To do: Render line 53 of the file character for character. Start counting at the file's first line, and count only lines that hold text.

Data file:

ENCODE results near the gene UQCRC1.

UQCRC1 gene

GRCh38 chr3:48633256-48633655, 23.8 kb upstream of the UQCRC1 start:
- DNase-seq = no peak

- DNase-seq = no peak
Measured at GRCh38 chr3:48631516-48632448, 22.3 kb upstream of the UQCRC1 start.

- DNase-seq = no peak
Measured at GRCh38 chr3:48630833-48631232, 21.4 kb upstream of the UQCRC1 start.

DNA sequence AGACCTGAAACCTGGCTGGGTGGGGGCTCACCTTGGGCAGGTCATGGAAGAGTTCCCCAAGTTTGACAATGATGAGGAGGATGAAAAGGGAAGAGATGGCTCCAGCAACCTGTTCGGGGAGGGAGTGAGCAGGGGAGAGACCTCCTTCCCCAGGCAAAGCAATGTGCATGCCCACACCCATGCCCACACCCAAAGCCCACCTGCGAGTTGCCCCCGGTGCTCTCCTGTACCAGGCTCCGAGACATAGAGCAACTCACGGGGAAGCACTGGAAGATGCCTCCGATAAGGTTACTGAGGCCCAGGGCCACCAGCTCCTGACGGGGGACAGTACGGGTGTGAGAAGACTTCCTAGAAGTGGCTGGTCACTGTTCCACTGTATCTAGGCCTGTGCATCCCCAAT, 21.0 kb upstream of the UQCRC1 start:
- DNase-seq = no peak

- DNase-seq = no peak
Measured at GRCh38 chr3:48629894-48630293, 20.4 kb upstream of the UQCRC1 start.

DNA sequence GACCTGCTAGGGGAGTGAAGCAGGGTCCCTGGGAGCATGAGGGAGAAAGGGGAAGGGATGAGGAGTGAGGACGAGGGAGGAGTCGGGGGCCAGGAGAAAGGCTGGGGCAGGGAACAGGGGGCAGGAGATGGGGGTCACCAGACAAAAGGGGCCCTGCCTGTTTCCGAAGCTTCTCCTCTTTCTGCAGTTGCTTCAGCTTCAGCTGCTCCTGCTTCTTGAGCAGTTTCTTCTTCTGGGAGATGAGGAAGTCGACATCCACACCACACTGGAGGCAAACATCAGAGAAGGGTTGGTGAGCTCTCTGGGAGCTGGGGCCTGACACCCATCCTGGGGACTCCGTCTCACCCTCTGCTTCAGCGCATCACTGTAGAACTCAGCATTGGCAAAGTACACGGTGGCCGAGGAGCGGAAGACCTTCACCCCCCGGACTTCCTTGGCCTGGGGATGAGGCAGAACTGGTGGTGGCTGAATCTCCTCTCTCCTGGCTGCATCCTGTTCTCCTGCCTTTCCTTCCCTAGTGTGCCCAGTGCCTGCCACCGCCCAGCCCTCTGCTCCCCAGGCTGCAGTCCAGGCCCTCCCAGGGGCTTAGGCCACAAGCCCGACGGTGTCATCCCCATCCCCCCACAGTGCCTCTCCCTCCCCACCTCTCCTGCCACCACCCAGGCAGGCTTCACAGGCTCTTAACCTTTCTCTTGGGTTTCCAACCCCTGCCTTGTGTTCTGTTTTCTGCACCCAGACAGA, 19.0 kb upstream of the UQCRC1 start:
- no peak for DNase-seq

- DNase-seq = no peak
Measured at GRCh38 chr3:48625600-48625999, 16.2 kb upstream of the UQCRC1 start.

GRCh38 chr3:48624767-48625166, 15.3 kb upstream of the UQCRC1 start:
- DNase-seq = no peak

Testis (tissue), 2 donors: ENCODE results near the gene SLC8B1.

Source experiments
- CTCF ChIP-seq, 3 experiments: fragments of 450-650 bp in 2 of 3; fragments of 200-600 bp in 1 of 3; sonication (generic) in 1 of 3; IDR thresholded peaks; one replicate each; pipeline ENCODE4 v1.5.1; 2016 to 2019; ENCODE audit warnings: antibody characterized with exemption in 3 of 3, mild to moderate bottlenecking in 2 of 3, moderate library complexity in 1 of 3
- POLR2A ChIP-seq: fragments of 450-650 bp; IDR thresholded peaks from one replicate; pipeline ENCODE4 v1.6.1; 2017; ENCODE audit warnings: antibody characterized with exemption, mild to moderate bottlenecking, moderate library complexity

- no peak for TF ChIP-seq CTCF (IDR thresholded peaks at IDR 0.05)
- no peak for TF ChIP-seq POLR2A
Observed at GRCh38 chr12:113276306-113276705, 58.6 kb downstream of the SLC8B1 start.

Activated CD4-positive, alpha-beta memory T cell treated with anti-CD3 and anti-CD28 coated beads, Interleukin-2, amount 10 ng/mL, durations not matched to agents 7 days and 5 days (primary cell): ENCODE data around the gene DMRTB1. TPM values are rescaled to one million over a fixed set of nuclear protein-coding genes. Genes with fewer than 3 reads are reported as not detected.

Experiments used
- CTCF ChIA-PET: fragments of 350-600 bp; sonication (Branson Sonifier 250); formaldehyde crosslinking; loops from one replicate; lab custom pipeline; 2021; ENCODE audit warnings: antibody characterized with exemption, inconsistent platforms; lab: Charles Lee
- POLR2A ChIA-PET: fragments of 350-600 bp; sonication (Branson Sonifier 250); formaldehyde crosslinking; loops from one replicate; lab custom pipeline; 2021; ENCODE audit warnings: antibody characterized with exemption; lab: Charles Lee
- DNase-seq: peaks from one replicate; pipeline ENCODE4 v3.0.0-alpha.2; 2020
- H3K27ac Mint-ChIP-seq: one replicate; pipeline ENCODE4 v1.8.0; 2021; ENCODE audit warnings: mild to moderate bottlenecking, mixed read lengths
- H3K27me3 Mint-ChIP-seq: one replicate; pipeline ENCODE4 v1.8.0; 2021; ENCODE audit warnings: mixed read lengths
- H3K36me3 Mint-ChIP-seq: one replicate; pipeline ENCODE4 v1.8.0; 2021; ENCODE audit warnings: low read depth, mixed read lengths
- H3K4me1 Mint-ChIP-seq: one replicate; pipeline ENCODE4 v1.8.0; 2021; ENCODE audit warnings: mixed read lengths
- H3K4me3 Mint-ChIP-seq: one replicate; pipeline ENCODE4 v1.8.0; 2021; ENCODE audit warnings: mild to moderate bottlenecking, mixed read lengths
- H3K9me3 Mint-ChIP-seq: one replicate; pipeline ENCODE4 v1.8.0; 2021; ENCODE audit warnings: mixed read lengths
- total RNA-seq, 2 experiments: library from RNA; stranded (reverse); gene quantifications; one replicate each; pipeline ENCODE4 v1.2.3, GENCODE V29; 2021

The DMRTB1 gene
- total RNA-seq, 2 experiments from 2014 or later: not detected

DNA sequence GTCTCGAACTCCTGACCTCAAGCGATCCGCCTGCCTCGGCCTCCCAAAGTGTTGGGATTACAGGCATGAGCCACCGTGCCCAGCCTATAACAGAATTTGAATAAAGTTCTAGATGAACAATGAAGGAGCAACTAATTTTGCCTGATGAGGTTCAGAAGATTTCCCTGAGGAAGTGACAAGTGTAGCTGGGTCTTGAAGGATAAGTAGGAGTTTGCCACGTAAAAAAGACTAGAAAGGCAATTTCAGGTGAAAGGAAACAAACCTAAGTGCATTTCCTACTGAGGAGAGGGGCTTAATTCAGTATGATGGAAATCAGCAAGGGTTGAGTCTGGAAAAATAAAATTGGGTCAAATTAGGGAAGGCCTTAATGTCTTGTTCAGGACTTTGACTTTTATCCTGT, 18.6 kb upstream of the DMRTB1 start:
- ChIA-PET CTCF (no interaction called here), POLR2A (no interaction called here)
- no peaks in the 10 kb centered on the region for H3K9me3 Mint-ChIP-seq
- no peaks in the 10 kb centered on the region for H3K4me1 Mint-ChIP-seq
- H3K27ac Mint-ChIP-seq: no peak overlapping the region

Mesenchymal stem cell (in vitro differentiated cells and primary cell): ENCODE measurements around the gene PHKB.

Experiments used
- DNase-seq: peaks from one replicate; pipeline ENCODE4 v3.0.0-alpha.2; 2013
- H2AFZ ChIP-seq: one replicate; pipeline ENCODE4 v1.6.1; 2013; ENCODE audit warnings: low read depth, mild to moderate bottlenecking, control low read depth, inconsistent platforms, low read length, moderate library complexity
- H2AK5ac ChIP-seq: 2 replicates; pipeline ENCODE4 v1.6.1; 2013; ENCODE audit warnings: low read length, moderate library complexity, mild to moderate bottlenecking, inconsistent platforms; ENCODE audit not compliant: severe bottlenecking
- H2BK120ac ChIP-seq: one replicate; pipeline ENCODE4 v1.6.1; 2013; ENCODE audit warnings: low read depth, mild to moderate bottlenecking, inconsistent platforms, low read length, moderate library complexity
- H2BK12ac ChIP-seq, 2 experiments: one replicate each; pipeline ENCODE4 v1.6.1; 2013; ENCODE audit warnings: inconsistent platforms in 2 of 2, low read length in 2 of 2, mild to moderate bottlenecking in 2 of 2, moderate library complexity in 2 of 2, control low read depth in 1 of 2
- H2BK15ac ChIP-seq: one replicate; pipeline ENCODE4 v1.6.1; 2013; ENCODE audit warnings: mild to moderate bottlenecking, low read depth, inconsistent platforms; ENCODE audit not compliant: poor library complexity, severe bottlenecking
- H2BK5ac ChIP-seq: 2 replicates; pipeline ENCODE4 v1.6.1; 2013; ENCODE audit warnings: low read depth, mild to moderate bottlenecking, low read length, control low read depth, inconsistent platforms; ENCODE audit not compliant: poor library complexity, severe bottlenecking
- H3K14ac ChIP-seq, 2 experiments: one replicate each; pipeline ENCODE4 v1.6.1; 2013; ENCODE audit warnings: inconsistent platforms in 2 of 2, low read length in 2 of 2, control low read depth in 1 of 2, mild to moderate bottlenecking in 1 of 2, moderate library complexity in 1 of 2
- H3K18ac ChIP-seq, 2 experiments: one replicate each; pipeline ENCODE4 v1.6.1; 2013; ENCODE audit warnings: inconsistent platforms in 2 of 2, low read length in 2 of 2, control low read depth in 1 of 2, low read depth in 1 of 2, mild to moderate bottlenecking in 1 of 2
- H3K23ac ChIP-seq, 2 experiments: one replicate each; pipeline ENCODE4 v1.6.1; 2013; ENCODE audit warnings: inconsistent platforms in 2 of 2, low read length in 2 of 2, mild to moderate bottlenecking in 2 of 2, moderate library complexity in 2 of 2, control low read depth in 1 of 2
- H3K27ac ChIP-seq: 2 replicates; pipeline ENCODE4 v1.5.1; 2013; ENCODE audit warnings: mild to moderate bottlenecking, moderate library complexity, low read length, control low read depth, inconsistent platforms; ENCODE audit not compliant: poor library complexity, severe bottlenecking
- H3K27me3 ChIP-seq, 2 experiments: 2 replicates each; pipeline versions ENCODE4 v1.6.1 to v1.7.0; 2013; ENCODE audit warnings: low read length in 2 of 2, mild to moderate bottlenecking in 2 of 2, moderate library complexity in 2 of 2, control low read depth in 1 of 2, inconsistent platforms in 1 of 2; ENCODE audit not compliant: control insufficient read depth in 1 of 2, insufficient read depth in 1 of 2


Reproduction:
- H2BK5ac ChIP-seq: 2 replicates; pipeline ENCODE4 v1.6.1; 2013; ENCODE audit warnings: low read depth, mild to moderate bottlenecking, low read length, control low read depth, inconsistent platforms; ENCODE audit not compliant: poor library complexity, severe bottlenecking